Naturally that is science communication. Even if the audience were not numerate. But I agree with Marco that the difference is framing. Alex Freeman seems to suggest that 20 in 100 is more emotional and thus persuasion. If that is the case, I do not agree.

    To put a mental picture in someone’s head of 100 patients of which 20 do harm helps this person to understand emotionally what 20% means. It like does make a difference. In case one used 20% the judge may think it unfair to lock someone up for a small chance something goes wrong, while in case of 20 out of a 100 the focus is on the danger to the public. That is a difference in framing, but both can be informing.

    (I used the same trick when Americans seemed to assume that a 30% chance of Trump winning means the Clinton will win because 30% is less than 50%. So I wrote before the election that it means that every 3 such elections America would have a big problem.)

    For example, are you interested in what people do or think after they read or hear the information you provide? If you want people to change their behaviour or attitudes — to do something differently after hearing your message — then I would argue that you are primarily trying to persuade.

    According to the above definition if would become persuasion if the goal were to entice the judge to free the patient or to keep the patient locked up. If the choice was not deliberate it would be information. I must admit that I hope the choice would be deliberate and my impression is that the judge would be informed best by saying 20 of 100. I would like to call that informing the judge, it could still be even if the communicator is aware of the consequences, but it would be a quite grey area.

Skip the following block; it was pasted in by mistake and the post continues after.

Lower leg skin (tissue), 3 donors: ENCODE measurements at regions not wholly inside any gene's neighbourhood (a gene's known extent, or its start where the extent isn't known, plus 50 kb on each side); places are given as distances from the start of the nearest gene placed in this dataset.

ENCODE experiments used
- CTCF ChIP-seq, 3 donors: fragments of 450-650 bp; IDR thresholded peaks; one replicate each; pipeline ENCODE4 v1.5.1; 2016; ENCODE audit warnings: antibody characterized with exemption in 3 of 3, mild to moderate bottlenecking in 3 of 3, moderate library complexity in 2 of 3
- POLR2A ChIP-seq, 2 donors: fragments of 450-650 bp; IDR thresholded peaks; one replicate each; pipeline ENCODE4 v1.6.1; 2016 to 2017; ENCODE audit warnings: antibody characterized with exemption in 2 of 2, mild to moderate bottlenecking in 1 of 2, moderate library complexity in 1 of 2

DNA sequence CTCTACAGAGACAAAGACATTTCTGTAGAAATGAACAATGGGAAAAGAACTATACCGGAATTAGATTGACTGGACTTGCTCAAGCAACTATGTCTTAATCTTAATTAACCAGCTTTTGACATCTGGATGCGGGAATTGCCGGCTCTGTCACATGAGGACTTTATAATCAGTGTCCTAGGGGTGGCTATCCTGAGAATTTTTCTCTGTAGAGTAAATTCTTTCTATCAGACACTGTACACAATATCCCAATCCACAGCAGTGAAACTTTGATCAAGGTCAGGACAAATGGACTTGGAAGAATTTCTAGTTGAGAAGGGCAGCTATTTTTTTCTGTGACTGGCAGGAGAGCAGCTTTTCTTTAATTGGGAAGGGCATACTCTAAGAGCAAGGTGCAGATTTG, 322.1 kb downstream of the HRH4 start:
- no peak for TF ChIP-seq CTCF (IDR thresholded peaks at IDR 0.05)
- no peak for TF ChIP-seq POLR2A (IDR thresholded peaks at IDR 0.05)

I like the definition, but it does make the distinction very subjective. No one can look into the communicator’s head.

    Both informing and persuading is normally not present in its distilled form (as Platonic idea). Someone mostly aiming to inform still makes choices, for example whether to talk about climate change and not number theory. This has a reason.
    Someone mostly aiming to persuade will still inform their audience in most cases because that is persuasive or unavoidable. (Even in an extreme example: persuading people you are great by wrongly claiming to have had the largest inauguration, still informs people there was an inauguration.)

  19. angech says:

    ATTP
    “This is something I’ve pondered on a number of occasions. I think that the goal of research, and the communication of research results, should really be aimed at informing, rather than persuading. In fact, as the article highlights, people have the right to be informed and not persuaded. ”
    Bravo.
    Yet people here are being too nice.
    Reading this blog for the last 4 years the overwhelming position is people need to be persuaded.
    I commend your article wholeheartedly which as you realise is not always…… the case.
    DM’s comments are spot on as well.

    Ken Fabian’s comment, sorry Ken,
    “Ordinary people cannot be expected to well informed or capable of competent critique and review of complex science – that’s a skill that requires… skills.”
    reminds me of someone else’s comment on American voters but she did not use ordinary. I am not trying to pick on you, just the concept of ordinary people is very fraught to us who grew up on the wrong side of the tracks.

    John Hartz ‘s comment, sorry John, continues the theme
    ” John Cook was advised to structure the set of climate science denial rebuttal articles that he had already developed into tiers of complexity, i.e., Basic, Intermediate, and Advanced. Since then there’s been a mild internal debate about what level of educational level to target each tier to. One recommendation was to write the Basic version of an article for an audience with an 8th grade level of education.”